5th grade has a massive social studies curriculum. It spans from the civil war all the way up to the present. One of the things that they have been doing for the past 2 years that I love is using Christopher Paul Curtis’s books to tie in to the curriculum. They start with Elijah of Buxton, move to Bud Not Buddy, and finish with the Watsons Go to Birmingham 1963.
The civil rights movement is where they have been spending a lot of time recently, so the teacher emailed me to see what we might do in the library to focus on this time period in her language arts class. The standards they are working on are:
SS5H8 The student will describe the importance of key people, events, and developments between 1950-1975.
b. Explain the key events and people of the Civil Rights movement; include Brown v. Board of Education (1954), the Montgomery Bus Boycott, the March on Washington, Civil Rights Act, Voting Rights Act, and civil rights activities of Thurgood Marshall, Rosa Parks, and Martin Luther King, Jr.
Since it’s poetry month, I wanted to pull poetry into our time together, and I knew that 5th graders would be able to handle some complex text and concepts.
Just like with 3rd grade, we read Freedom Summer by Deborah Wiles, but their background information was much deeper than what 3rd graders knew. They had connections and stories to share about the riots and peaceful marches that took place during the civil rights movement. It was the perfect opportunity for me to also pull in Revolution by Deborah Wiles. This book doesn’t publish until May 27th, but I have an advance reader’s copy from the Texas Library Association Conference. I was able to show them some of the speeches, music, advertisements, etc from the time period to accompany the picture book, Freedom Summer.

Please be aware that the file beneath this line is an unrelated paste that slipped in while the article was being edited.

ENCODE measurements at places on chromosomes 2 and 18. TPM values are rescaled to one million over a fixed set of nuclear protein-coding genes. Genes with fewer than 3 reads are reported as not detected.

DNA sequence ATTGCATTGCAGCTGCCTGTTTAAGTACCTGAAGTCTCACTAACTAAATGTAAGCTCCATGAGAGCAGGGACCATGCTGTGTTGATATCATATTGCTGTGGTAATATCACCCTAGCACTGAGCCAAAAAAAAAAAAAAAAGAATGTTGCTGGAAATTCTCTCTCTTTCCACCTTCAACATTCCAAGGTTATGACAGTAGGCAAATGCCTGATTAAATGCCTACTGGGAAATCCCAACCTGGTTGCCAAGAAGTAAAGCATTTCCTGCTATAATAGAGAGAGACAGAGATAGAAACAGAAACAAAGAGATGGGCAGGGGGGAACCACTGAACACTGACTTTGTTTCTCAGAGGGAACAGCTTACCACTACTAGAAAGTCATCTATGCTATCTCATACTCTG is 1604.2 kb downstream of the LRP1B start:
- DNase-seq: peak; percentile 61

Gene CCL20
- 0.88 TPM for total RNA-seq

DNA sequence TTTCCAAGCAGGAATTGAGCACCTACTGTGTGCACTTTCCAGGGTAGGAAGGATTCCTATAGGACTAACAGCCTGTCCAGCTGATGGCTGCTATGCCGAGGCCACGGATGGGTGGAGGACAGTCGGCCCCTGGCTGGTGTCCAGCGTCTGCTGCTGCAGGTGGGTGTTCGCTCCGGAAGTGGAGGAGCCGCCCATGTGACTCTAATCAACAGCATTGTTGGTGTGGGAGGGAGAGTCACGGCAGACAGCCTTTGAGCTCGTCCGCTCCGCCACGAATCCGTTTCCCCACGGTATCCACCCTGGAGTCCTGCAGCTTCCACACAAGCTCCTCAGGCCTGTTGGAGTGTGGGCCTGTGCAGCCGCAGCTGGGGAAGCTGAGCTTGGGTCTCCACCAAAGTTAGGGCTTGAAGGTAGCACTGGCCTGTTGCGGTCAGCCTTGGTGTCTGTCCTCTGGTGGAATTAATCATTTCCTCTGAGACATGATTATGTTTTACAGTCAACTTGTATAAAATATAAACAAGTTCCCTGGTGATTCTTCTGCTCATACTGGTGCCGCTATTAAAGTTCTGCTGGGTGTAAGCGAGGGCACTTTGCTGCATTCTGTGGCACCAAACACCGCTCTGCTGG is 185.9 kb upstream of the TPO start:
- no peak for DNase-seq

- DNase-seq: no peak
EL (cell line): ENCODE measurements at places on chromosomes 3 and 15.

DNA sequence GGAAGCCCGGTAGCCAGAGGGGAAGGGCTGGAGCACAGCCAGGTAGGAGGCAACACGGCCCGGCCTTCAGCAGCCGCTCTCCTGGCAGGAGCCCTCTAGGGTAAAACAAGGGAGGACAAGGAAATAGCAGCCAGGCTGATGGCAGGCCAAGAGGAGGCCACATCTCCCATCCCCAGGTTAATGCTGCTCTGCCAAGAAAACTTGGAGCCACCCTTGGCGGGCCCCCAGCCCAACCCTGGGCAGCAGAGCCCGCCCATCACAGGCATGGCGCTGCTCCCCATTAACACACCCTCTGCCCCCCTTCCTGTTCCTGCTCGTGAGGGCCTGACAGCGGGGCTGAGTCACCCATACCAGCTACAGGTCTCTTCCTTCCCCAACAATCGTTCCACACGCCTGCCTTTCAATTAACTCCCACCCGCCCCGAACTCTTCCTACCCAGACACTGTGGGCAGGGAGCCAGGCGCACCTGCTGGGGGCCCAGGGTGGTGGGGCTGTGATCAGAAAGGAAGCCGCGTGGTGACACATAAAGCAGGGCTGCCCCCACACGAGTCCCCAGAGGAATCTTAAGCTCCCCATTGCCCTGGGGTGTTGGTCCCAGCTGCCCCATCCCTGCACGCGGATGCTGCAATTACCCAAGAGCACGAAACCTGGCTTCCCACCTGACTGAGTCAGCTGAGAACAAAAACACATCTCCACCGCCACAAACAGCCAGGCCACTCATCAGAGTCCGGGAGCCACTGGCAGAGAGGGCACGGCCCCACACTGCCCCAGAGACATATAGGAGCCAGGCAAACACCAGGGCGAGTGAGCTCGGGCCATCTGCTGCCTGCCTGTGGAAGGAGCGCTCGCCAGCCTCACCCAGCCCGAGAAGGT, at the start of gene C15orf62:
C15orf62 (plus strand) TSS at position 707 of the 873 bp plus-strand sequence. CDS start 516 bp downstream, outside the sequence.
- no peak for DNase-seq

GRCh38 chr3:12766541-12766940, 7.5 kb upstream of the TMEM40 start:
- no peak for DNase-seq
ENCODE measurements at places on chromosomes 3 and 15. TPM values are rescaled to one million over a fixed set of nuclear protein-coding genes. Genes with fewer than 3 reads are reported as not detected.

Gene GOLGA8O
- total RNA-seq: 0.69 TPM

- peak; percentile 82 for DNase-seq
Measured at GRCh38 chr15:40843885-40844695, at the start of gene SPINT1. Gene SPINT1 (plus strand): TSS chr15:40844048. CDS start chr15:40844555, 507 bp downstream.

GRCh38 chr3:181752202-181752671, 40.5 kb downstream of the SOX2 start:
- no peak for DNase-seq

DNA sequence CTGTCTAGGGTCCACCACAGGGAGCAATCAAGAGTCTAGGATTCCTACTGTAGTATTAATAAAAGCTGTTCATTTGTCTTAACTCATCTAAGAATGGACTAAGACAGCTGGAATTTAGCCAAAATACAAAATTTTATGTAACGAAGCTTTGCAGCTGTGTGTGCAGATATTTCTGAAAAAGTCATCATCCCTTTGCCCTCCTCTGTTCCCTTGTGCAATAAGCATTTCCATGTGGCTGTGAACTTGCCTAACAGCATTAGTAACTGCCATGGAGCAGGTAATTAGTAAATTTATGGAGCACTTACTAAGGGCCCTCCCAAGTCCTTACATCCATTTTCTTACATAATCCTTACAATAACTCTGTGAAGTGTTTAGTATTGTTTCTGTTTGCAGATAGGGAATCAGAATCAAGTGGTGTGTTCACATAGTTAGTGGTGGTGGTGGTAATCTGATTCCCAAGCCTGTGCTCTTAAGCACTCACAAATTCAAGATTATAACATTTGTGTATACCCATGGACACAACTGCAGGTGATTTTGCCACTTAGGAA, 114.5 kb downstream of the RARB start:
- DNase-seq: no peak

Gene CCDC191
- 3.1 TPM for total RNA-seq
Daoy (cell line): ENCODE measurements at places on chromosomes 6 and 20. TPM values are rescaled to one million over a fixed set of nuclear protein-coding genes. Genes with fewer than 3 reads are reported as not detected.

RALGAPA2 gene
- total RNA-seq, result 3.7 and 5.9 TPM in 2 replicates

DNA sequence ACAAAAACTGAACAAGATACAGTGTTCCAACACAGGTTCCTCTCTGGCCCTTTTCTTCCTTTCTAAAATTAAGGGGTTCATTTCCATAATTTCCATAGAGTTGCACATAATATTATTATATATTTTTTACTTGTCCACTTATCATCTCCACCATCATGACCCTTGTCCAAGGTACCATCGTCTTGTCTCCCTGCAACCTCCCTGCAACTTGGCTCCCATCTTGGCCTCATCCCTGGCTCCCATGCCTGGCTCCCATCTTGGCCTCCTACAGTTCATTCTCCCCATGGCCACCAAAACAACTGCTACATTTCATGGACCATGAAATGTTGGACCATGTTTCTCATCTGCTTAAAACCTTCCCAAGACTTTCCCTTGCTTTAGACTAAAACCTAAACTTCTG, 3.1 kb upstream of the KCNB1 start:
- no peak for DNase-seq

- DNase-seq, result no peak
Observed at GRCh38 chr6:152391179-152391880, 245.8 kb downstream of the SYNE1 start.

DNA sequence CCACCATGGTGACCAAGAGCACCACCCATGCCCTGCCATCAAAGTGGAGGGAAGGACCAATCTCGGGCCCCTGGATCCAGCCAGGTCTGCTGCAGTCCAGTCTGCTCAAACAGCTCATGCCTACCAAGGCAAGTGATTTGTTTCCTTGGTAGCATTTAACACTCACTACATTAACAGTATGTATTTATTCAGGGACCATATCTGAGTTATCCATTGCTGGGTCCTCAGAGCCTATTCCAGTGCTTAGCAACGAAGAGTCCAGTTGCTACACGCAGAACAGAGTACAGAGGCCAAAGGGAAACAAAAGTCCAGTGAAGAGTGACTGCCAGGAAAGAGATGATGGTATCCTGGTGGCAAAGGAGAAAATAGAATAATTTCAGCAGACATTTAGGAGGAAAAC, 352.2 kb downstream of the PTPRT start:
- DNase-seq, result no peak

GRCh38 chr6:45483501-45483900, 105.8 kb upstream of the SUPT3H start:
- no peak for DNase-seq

For poetry, the 5th graders created 2 kinds of found poetry. They used the Word Mover app on the iPad to create magnetic poetry. The app has a word bank that is words from Dr. Martin Luther King Jr.’s I Have a Dream speech. They also used pages from Freedom Summer and a couple of pages from Revolution to create blackout poetry.
This time for blackout poetry, we used the New York Times interactive site to create blackout poetry together. The site makes it very easy to select & deselect words from articles to create 15-word blackout poems. We did an example together on the board. The teacher also helped demonstrate how to mark words on their own paper by putting boxes around words in the NY Times article on the board.
We found that a good first step for students in making blackout poetry is to read or skim the page and then put boxes around words or phrases that stand out. Once you are sure of the words you want in your poem, then you blackout the rest of the page. Modeling this on the board was important today. We had very few students in 3 classes who needed to start over.
I randomly gave students pages from the books and they started the process. For the most part, it was a very quiet process. Students methodically chose their words and then quietly shared their work at their tables. A few students paired up to help each other decide on words and phrases.
As students finished their blackout poems, they grabbed an iPad and created their Word Mover poems. Just like with 2nd grade, most students arranged their words into solid sentences rather than shaping them up like a poem. If time allowed, I conference with students and they went back into their poem to shape it into line breaks.
Almost every poem was a reflective synthesis of student understanding about events of the civil rights movement and freedom summer. Some students had some humorous twists to their poems, but most were solemn, serious, and reflective.
Take a look at their gallery. Just like Revolution immerses us in the time period through story, music, advertisements, speeches, and other documentary pieces, the student poetry immersed us in the positive and negative feelings of the civil rights movement and freedom summer through multiple perspectives.